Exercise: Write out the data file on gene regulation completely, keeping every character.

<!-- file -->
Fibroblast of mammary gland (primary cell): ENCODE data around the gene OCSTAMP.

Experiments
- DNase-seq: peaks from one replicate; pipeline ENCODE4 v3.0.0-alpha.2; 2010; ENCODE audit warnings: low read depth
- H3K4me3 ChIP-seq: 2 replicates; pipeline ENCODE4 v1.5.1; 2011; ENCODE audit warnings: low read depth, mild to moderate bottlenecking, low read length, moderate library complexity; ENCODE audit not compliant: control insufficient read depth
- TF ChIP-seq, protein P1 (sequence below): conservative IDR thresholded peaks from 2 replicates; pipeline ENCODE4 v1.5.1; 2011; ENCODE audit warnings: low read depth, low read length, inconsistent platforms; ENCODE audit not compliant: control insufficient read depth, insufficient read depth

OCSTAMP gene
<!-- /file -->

Fibroblast of mammary gland (primary cell): ENCODE data around the gene OCSTAMP.

Experiments
- DNase-seq: peaks from one replicate; pipeline ENCODE4 v3.0.0-alpha.2; 2010; ENCODE audit warnings: low read depth
- H3K4me3 ChIP-seq: 2 replicates; pipeline ENCODE4 v1.5.1; 2011; ENCODE audit warnings: low read depth, mild to moderate bottlenecking, low read length, moderate library complexity; ENCODE audit not compliant: control insufficient read depth
- TF ChIP-seq, protein P1 (sequence below): conservative IDR thresholded peaks from 2 replicates; pipeline ENCODE4 v1.5.1; 2011; ENCODE audit warnings: low read depth, low read length, inconsistent platforms; ENCODE audit not compliant: control insufficient read depth, insufficient read depth

OCSTAMP gene